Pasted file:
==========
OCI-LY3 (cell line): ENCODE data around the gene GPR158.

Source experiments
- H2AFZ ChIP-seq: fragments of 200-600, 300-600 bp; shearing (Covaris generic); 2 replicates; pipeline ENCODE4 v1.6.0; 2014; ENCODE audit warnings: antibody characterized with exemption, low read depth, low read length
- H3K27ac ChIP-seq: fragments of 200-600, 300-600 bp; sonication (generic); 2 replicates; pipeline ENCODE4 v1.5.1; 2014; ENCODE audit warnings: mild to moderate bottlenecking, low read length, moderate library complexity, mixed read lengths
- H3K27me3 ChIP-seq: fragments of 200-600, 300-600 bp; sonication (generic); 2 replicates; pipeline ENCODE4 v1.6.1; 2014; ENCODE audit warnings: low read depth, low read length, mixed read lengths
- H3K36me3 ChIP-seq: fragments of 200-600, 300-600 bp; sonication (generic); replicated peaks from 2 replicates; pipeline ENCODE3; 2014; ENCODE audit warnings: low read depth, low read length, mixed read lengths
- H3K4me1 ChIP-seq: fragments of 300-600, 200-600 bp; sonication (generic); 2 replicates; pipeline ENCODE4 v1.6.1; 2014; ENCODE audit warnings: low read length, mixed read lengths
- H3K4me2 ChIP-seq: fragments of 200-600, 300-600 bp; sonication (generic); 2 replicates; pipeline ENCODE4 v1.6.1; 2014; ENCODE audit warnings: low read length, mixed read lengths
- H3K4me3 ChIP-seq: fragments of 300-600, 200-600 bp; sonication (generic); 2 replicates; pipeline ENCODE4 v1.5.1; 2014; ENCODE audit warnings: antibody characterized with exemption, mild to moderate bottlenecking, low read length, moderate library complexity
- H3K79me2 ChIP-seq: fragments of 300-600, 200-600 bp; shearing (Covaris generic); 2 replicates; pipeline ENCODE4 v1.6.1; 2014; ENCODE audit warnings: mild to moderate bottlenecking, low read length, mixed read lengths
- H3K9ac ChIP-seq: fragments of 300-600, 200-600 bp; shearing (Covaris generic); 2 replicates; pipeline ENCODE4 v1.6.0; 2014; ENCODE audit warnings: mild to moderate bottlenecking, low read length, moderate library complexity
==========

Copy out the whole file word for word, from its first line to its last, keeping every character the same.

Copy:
OCI-LY3 (cell line): ENCODE data around the gene GPR158.

Source experiments
- H2AFZ ChIP-seq: fragments of 200-600, 300-600 bp; shearing (Covaris generic); 2 replicates; pipeline ENCODE4 v1.6.0; 2014; ENCODE audit warnings: antibody characterized with exemption, low read depth, low read length
- H3K27ac ChIP-seq: fragments of 200-600, 300-600 bp; sonication (generic); 2 replicates; pipeline ENCODE4 v1.5.1; 2014; ENCODE audit warnings: mild to moderate bottlenecking, low read length, moderate library complexity, mixed read lengths
- H3K27me3 ChIP-seq: fragments of 200-600, 300-600 bp; sonication (generic); 2 replicates; pipeline ENCODE4 v1.6.1; 2014; ENCODE audit warnings: low read depth, low read length, mixed read lengths
- H3K36me3 ChIP-seq: fragments of 200-600, 300-600 bp; sonication (generic); replicated peaks from 2 replicates; pipeline ENCODE3; 2014; ENCODE audit warnings: low read depth, low read length, mixed read lengths
- H3K4me1 ChIP-seq: fragments of 300-600, 200-600 bp; sonication (generic); 2 replicates; pipeline ENCODE4 v1.6.1; 2014; ENCODE audit warnings: low read length, mixed read lengths
- H3K4me2 ChIP-seq: fragments of 200-600, 300-600 bp; sonication (generic); 2 replicates; pipeline ENCODE4 v1.6.1; 2014; ENCODE audit warnings: low read length, mixed read lengths
- H3K4me3 ChIP-seq: fragments of 300-600, 200-600 bp; sonication (generic); 2 replicates; pipeline ENCODE4 v1.5.1; 2014; ENCODE audit warnings: antibody characterized with exemption, mild to moderate bottlenecking, low read length, moderate library complexity
- H3K79me2 ChIP-seq: fragments of 300-600, 200-600 bp; shearing (Covaris generic); 2 replicates; pipeline ENCODE4 v1.6.1; 2014; ENCODE audit warnings: mild to moderate bottlenecking, low read length, mixed read lengths
- H3K9ac ChIP-seq: fragments of 300-600, 200-600 bp; shearing (Covaris generic); 2 replicates; pipeline ENCODE4 v1.6.0; 2014; ENCODE audit warnings: mild to moderate bottlenecking, low read length, moderate library complexity